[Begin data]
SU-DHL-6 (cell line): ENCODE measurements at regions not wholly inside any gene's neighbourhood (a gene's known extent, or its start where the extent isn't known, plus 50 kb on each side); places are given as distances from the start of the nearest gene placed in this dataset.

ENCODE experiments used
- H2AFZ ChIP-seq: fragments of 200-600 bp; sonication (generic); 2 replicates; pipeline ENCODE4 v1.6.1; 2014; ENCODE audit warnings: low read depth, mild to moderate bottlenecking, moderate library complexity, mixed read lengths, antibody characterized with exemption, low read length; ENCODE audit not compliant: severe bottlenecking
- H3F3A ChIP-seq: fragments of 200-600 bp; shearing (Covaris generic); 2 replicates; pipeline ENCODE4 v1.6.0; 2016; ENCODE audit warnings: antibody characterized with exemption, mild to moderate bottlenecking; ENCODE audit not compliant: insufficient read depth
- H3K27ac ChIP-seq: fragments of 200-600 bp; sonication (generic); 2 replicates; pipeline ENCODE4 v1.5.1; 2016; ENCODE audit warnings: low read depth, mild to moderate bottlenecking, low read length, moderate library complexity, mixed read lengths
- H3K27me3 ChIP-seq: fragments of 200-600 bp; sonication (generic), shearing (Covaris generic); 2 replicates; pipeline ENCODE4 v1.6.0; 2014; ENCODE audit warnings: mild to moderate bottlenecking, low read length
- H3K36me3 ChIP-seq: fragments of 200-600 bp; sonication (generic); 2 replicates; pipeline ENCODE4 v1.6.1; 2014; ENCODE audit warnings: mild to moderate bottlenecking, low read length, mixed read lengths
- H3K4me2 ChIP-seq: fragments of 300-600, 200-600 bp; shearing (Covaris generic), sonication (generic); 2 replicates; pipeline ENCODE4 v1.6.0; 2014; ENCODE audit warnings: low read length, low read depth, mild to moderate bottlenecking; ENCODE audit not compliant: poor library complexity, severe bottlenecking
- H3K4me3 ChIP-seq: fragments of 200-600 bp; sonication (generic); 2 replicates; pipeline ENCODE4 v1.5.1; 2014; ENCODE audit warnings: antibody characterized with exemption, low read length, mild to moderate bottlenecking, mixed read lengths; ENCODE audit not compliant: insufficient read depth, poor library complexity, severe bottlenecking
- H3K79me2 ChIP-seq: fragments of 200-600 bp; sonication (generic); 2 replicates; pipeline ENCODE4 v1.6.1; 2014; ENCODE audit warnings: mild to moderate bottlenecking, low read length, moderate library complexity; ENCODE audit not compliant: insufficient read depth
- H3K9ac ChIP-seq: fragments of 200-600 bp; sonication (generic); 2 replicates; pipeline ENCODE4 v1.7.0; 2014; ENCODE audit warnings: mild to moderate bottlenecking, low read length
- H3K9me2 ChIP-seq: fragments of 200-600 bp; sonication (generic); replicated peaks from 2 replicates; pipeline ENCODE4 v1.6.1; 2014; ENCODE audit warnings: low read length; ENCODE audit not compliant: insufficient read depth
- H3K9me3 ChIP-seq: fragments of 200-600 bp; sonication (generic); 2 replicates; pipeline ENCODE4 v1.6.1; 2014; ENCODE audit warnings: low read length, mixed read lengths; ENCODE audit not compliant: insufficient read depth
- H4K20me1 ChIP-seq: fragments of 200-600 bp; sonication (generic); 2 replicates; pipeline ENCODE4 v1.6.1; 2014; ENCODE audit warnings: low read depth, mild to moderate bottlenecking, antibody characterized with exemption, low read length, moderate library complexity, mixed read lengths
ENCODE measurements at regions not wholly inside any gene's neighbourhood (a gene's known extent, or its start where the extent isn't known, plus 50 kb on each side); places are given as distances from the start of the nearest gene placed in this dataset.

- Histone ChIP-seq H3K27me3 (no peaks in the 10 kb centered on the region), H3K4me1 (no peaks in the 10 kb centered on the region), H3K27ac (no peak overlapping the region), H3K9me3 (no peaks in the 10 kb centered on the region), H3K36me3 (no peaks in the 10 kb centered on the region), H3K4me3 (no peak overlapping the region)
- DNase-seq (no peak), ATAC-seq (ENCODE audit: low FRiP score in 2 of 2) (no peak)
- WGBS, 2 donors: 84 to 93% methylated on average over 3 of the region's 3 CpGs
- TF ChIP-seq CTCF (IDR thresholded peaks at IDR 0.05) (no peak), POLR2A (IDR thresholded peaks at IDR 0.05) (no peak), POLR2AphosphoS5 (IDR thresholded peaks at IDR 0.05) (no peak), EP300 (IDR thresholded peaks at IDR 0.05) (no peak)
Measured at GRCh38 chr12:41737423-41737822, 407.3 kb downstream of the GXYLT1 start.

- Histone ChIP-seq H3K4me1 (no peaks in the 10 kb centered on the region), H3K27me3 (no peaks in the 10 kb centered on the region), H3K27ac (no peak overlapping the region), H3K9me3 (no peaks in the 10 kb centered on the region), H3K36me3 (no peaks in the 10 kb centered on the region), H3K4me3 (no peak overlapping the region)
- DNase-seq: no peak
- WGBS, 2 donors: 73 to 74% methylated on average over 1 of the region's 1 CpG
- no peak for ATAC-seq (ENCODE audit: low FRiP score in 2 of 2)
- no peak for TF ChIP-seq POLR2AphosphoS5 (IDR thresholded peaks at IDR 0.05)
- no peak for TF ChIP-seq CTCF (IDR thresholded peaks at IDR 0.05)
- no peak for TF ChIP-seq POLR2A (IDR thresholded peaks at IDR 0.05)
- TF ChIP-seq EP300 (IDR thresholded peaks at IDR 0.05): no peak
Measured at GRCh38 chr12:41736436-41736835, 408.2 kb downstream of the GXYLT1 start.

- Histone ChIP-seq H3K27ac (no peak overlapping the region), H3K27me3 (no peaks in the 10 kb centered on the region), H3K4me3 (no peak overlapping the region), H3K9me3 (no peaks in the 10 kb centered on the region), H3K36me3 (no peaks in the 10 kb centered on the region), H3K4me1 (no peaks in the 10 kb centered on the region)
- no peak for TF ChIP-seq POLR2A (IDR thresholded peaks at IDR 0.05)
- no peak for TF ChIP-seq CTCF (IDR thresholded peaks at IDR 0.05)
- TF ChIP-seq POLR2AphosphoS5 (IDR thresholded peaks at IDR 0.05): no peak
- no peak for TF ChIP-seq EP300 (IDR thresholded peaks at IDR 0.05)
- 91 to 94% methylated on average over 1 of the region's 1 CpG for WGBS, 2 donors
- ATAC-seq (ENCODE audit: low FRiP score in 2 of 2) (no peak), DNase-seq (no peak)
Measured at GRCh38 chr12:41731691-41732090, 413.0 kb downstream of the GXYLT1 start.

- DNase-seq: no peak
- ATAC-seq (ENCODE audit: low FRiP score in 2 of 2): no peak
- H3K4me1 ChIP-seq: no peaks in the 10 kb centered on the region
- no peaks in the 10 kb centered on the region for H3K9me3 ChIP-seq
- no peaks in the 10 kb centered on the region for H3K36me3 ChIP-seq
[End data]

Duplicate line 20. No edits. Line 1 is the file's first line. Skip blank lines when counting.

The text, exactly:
Measured at GRCh38 chr12:41737423-41737822, 407.3 kb downstream of the GXYLT1 start.